Local pilots to fly at the Dayton Air Show

Interview with Redline pilots
Redline Airshows practicing at Hartzell Field
Redline Airshows practicing at Hartzell Field
Jon and Ken in flight
Jon and Ken in flight
The Redline Airshow team planning
The Redline Airshow team planning

FOX19 - Be proud folks - we have a local connection flying at the Vectren Dayton Air Show this week.

Pilots Ken Rieder and Jon Thocker form Redline Airshows, Cincinnati's precision, two ship formation performance aerobatic team, showcasing an impressive set of nerve, skill and showmanship June 18 and June 19.

This will be the first year the men will perform at the Dayton Air Show, and it's a thrill for flight lead Ken. Having attended the Dayton show growing up, he hadn't envisioned one day being part of the hometown show; he never saw it coming as a kid. He considers it an honor to fly in the birthplace of aviation, and both gentlemen are excited to have family and friends attend. We might be spoiled to think of Dayton as a hometown venue, but it ranks high among most pilots. The team has also been invited to perform at events in Cleveland, Pensacola, Reading, the prestigious Oshkosh, and have even flown in Costa Rica air shows, to name but a few.

Aerobatics flying gained a foothold in the United States after WW1, when returning pilots sought to continue flying. Delivering mail and barnstorming became dangerous, thrilling ways to stay aloft in the wild blue. Horsepower grew mightily out of necessity during WW2, yet still the desire to push boundaries and have fun drew pilots to new heights, eventually morphing into aerobatics.

"It's an unforgiving sport," Ken admitted. But, that's part of the allure. Each time they go up and perform, they test the boundaries of their talent and skill.  Fortunately, their families accept and support their passion for flight.

Jon and Ken fly planes that they actually built from kits in their garages, basements, and barns over the years. They fly the Van RV8. A two seater, the RV8 can fly up to 230 mph and can land short, as slow as 50-60 mph. The propellers are Hartzell Advanced Structural Composite, and are made in Piqua, OH. Sporting a 200 horsepower engine, the RV8 is a light, sport aerobatic plane that is also a nice fit for cross country travel.

As if regular aerobatics isn't interesting enough, Jon and Ken incorporated a night show into their routine. A whole different animal, with no horizon line to work with, the night show introduces pyrotechnics into the show by building specific rigs that hold fireworks beneath their wings, then are electronically fired from the cockpit. It takes eight hours of rigging in show prep for the fireworks, but lasts about six minutes of a spectacular light show.

Jon admitted with a smile that when the racks are under their wings, it makes it look like they're going to war. Which was a perfect lead in to the hypothetical question/worst case scenario/let's write a screenplay …if we were invaded, could Redline protect and defend the Tri State Area?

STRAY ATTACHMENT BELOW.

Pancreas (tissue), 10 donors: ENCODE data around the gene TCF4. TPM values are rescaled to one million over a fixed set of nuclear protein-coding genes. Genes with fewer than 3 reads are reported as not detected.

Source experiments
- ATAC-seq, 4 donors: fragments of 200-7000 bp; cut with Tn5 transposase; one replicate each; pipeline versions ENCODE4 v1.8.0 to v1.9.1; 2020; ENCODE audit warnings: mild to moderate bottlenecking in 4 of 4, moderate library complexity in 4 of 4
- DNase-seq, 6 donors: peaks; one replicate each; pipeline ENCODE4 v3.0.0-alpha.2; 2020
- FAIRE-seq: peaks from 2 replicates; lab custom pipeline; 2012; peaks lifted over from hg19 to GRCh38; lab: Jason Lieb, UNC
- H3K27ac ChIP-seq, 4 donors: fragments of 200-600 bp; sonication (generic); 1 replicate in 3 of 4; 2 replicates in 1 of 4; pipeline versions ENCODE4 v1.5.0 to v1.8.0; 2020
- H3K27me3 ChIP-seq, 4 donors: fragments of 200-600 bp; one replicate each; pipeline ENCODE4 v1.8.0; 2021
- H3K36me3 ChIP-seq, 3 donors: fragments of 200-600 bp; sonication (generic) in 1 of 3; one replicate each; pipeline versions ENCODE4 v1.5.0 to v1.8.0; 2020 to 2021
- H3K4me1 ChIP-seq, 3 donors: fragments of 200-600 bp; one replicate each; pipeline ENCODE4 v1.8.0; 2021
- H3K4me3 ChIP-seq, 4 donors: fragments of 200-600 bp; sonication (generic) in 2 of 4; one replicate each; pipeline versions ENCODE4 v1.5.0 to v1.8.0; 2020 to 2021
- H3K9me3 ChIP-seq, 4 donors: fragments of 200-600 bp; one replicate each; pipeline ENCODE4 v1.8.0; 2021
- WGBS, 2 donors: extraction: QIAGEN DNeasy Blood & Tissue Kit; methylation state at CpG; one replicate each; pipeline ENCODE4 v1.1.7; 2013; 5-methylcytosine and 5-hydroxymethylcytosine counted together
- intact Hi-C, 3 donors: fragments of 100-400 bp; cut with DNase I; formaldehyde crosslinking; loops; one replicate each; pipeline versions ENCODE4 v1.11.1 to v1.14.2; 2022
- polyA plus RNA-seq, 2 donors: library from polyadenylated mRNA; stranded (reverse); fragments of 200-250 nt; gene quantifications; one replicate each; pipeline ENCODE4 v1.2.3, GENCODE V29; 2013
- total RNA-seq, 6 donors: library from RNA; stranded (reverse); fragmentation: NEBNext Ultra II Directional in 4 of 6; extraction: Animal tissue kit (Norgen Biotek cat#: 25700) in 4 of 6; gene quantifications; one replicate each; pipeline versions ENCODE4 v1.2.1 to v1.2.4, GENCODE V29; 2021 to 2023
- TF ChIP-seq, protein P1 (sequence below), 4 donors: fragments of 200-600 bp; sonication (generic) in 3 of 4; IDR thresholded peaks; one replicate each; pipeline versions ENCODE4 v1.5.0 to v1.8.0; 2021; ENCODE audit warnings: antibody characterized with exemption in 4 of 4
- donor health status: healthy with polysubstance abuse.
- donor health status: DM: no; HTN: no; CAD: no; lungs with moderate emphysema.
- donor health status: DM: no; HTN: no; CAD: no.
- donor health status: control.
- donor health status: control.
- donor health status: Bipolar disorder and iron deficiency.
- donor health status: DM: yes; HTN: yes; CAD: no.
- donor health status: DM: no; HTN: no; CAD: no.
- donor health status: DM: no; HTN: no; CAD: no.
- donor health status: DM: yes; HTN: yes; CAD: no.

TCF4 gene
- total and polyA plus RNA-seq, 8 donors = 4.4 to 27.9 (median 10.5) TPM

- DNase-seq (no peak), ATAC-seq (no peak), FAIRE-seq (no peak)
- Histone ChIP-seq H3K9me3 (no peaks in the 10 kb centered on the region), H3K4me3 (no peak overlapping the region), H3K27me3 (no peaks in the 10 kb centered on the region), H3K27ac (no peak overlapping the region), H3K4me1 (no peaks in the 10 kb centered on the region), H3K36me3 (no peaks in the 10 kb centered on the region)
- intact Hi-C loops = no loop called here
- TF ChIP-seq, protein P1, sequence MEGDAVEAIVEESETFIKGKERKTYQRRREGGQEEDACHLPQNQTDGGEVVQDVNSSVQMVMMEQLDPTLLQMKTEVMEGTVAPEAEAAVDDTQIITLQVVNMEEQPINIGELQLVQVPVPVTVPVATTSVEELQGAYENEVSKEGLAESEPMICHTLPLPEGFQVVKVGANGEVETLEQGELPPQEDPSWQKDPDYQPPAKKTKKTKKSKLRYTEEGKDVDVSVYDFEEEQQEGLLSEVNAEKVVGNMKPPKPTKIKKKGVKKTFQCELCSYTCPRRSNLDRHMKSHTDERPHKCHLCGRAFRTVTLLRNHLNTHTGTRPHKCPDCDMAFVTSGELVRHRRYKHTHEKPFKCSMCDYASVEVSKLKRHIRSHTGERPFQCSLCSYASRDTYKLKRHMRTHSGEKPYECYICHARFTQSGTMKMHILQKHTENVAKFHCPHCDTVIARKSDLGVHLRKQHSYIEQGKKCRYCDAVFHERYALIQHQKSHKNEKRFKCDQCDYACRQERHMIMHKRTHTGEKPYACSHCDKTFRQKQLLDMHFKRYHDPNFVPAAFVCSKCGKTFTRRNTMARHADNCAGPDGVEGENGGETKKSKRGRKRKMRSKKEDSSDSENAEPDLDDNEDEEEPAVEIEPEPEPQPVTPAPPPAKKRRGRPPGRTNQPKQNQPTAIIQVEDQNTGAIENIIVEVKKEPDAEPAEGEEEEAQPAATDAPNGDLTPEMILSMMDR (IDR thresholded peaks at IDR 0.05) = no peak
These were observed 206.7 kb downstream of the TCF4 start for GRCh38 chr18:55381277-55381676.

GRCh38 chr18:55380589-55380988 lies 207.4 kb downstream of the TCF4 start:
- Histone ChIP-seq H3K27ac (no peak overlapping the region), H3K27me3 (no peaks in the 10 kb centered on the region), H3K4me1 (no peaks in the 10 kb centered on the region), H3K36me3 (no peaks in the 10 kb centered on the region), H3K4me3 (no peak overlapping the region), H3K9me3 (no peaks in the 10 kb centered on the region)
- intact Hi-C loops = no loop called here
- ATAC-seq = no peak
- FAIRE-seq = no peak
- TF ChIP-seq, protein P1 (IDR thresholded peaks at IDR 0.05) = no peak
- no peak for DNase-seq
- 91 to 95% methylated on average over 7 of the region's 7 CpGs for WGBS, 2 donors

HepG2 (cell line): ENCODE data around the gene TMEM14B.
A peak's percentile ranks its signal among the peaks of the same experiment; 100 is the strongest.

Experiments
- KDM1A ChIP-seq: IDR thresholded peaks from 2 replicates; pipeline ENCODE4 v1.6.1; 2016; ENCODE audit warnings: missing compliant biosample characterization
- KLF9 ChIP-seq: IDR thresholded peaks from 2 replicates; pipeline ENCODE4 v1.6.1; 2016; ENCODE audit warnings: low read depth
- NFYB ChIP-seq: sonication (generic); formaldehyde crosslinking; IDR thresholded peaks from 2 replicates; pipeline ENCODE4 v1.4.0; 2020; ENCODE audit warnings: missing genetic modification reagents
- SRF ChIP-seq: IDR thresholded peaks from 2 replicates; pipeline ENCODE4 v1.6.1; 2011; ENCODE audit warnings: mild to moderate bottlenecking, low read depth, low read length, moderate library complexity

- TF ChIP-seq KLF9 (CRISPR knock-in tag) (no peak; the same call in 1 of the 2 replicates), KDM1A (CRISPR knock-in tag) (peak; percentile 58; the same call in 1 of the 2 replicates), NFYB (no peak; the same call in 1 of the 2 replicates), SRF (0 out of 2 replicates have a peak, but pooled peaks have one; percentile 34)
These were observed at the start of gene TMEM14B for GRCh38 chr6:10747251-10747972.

"Oh, we could come up with a way to do that," Jon said confidently. "We would improvise, adapt, and overcome."  But back to the fireworks. They look like a cluster of rockets, five pods beneath the wings. With that much drag on the plane, the pilots have to constantly think further ahead and plan all maneuvers accordingly. Speed, lift, drag; all complicated components to keeping aloft.

One thing about air shows that both men love is meeting the kids after the performances. In one way, that's why they appreciate the smaller shows where they can pass out "hero cards" and talk to the kids who might not have the opportunity to see a large air show.

The camaraderie with other pilots is also a draw for Redline. Ken loves hanging with the other performers before and after the shows, to compare notes with people who they trust and respect, earned over many years. Jon added that it was always interesting to talk to the Blue Angels and Thunderbirds, since they too fly opposing solo.

For Ken, the formation aerobatics part of aviation is the best. Not only does he have a drinking buddy who buys beers wherever they go- gestures to Jon who grins and squirms- but's he's proud to have an unshakable partner who in turn trusts him implicitly. Their lives depend on it.

You can tell these guys are a team in every sense. They work fluidly together, but as we listened to them you begin to notice how when one answers questions, the other smiles attentively. Ken insists that, "You gotta have a partner that's unshakeable," and explained how Jon flies at his side, mimicking his maneuvers and staring at him constantly. It's imperative that they remain in synchronization at all times with precision flying. And sometimes after practicing, they might go throw burgers on the grill to relax, and have a beer on the back porch. Eavesdropping on their practice via their friend Tom with his walkie talkie on the ground, it was evident they enjoy being a team, and love what they do.

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